Go ahead. Read pagans.

The refusal of Christians to read widely is an oddly modern impulse. Pastors and Christian pundits of the last hundred years seem more likely to circle the wagons around explicitly “Christian” or “biblical” literature than their predecessors.

Many of the church fathers were classically trained and knew their way around the library. Basil the Great, for instance, showed great familiarity with Greek literature and formally recommended it to students. In an address on the topic, he referenced Hesiod, Homer, Solon, Theognis, Heracles, Prodicus, and others. Of the last he says, “he is not a man to be rejected.” For his part, John Chrysostom was no raging fan of Greek literature, but he nonetheless found reason to recommend it to his congregation and assumed their familiarity regardless.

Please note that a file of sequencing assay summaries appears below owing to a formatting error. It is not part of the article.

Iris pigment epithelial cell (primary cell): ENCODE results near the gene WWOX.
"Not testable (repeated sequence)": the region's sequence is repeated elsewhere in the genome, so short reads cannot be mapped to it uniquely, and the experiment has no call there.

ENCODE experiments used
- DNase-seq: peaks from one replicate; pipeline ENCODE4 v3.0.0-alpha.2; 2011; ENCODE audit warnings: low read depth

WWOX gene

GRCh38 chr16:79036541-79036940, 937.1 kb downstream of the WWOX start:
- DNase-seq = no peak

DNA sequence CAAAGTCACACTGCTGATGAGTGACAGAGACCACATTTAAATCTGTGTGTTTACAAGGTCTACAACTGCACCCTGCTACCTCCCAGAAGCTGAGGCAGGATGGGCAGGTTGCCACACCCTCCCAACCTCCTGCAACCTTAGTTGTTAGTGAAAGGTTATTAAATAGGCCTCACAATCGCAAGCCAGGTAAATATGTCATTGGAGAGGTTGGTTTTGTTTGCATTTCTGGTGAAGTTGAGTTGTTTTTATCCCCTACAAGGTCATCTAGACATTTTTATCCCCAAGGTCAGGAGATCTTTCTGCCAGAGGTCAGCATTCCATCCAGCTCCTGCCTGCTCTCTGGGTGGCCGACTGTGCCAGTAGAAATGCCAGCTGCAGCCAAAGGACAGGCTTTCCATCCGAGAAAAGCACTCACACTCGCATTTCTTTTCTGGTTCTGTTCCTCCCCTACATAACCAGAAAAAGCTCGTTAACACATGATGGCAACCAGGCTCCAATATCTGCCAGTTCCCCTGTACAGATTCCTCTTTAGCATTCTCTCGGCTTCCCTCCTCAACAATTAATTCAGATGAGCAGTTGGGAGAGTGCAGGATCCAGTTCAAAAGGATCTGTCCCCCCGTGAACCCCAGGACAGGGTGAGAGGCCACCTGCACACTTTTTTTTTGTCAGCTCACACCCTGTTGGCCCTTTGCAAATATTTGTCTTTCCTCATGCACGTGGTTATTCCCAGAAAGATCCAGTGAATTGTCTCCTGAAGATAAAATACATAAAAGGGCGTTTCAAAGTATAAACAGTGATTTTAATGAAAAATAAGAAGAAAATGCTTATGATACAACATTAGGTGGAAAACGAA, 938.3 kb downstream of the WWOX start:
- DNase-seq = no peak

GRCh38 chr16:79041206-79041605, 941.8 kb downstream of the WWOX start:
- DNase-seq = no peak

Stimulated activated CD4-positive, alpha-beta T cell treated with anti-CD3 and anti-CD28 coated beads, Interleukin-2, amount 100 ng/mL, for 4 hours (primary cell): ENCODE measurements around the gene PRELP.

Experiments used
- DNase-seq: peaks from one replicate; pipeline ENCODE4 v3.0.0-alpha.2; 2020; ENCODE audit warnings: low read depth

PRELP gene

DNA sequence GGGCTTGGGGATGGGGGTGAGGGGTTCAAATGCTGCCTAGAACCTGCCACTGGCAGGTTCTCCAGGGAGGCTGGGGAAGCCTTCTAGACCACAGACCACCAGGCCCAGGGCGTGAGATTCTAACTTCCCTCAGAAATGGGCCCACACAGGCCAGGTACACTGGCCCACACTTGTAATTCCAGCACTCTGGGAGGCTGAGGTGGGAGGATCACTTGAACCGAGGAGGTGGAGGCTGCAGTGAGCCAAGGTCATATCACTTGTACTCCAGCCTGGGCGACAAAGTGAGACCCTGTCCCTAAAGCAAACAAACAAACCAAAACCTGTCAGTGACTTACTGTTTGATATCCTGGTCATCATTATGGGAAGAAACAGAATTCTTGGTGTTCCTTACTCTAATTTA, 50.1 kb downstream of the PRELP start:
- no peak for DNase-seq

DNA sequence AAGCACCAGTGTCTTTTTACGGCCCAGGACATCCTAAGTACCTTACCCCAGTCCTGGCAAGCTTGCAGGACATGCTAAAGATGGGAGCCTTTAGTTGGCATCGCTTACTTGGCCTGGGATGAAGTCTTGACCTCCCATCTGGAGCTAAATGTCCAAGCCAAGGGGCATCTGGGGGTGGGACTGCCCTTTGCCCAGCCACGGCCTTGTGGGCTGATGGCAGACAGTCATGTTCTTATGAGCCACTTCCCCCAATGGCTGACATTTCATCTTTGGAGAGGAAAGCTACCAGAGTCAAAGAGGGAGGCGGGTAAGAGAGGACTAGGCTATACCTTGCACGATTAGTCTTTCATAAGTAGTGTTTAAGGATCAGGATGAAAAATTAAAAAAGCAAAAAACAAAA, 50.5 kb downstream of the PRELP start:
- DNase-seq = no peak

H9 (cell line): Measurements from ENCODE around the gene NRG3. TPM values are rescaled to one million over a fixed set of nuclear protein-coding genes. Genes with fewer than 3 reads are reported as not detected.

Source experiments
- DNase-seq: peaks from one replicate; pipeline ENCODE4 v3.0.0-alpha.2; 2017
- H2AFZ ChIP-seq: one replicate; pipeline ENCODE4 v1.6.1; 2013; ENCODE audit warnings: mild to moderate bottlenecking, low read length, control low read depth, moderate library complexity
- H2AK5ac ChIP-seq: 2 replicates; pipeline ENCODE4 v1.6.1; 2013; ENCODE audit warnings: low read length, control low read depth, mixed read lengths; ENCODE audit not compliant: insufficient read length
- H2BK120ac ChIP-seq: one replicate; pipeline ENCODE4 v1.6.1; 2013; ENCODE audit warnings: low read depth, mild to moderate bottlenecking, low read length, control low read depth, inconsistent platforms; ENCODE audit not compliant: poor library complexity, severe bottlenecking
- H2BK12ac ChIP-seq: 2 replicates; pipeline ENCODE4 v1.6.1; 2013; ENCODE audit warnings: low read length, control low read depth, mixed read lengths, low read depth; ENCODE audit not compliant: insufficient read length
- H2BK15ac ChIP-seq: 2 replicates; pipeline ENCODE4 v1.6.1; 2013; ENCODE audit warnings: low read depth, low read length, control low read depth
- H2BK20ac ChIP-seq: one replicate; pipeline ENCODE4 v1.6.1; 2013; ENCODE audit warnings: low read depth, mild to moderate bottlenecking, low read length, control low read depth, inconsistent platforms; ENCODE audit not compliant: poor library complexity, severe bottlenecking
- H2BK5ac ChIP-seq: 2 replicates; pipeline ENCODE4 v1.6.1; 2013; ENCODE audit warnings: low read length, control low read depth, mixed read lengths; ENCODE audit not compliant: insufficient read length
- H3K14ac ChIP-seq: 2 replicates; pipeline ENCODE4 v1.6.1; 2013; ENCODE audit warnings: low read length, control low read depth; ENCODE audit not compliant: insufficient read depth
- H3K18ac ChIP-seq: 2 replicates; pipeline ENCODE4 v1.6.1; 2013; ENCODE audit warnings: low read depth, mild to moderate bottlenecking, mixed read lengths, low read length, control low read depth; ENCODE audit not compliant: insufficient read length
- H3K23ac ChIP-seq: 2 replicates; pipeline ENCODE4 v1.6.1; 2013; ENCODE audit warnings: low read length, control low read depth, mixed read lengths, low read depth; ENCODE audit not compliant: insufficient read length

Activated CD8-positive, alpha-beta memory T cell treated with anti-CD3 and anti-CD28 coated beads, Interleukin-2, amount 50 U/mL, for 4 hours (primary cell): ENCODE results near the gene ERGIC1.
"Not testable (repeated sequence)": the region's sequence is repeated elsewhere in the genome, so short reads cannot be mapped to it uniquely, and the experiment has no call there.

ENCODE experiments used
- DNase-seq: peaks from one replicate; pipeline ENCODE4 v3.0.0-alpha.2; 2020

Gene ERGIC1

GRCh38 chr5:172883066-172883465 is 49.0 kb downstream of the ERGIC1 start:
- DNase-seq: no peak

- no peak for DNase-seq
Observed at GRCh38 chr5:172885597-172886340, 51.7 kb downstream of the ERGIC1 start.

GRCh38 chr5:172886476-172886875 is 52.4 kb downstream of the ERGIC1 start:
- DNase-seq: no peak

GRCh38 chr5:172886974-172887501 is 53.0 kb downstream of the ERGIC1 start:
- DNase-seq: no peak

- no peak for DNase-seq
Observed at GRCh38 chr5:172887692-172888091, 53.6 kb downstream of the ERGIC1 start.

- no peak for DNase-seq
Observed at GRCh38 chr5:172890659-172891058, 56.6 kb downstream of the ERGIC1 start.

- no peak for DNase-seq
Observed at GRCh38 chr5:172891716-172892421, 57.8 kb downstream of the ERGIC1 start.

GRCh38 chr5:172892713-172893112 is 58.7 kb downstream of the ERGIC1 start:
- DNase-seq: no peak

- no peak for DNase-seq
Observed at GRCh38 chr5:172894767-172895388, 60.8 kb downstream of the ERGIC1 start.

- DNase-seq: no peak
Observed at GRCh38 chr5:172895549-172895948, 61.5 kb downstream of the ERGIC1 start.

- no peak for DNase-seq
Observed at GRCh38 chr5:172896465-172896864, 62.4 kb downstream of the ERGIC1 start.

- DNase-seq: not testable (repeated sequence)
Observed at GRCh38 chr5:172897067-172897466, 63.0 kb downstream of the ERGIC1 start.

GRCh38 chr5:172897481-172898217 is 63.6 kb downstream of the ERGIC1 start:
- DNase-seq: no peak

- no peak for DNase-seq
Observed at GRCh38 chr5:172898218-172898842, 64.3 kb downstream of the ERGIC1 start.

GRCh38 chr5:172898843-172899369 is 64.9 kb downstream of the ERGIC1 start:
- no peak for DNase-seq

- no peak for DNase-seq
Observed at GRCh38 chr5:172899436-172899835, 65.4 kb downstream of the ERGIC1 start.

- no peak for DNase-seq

So why should Christians read non-Christians? The short answer is truth.

— Joel J. Miller on What is Christian literature?

Kevin Holtsberry
I work in communications and public affairs. I try to squeeze in as much reading as I can while still spending time with my wife and two kids (and cheering on the Pittsburgh Steelers and Michigan Wolverines during football season).

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